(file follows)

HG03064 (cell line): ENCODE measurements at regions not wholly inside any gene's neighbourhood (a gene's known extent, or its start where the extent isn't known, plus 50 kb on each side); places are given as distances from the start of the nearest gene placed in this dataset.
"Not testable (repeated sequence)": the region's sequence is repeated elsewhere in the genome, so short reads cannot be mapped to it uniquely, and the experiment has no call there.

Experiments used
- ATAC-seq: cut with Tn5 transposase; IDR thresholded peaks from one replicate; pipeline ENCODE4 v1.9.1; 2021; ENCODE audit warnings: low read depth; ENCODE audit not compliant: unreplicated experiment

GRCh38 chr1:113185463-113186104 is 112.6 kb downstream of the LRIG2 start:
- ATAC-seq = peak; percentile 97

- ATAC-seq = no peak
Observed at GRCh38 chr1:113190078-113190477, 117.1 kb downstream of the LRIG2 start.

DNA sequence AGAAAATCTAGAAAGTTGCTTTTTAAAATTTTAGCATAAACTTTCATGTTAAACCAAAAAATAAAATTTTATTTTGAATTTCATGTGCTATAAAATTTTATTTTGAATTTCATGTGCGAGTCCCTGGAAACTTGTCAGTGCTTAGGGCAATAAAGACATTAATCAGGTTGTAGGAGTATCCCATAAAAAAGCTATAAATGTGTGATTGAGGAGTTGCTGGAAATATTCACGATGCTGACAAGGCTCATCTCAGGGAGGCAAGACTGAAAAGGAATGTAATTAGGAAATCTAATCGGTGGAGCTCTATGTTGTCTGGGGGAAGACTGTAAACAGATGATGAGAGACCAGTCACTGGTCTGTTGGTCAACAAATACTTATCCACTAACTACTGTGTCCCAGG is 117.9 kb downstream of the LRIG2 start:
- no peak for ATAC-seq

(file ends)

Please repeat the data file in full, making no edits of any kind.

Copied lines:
HG03064 (cell line): ENCODE measurements at regions not wholly inside any gene's neighbourhood (a gene's known extent, or its start where the extent isn't known, plus 50 kb on each side); places are given as distances from the start of the nearest gene placed in this dataset.
"Not testable (repeated sequence)": the region's sequence is repeated elsewhere in the genome, so short reads cannot be mapped to it uniquely, and the experiment has no call there.

Experiments used
- ATAC-seq: cut with Tn5 transposase; IDR thresholded peaks from one replicate; pipeline ENCODE4 v1.9.1; 2021; ENCODE audit warnings: low read depth; ENCODE audit not compliant: unreplicated experiment

GRCh38 chr1:113185463-113186104 is 112.6 kb downstream of the LRIG2 start:
- ATAC-seq = peak; percentile 97

- ATAC-seq = no peak
Observed at GRCh38 chr1:113190078-113190477, 117.1 kb downstream of the LRIG2 start.

DNA sequence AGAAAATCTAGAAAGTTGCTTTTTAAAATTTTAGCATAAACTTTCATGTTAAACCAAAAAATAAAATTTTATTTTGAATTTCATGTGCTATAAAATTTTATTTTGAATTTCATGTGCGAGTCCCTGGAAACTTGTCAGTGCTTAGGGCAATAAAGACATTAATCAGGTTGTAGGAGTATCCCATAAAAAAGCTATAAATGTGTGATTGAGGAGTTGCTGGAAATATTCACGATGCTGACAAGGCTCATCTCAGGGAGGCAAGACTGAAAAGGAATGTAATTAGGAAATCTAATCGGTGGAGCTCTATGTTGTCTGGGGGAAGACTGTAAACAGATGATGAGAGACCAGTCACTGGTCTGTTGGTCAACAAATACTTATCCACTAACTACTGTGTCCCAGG is 117.9 kb downstream of the LRIG2 start:
- no peak for ATAC-seq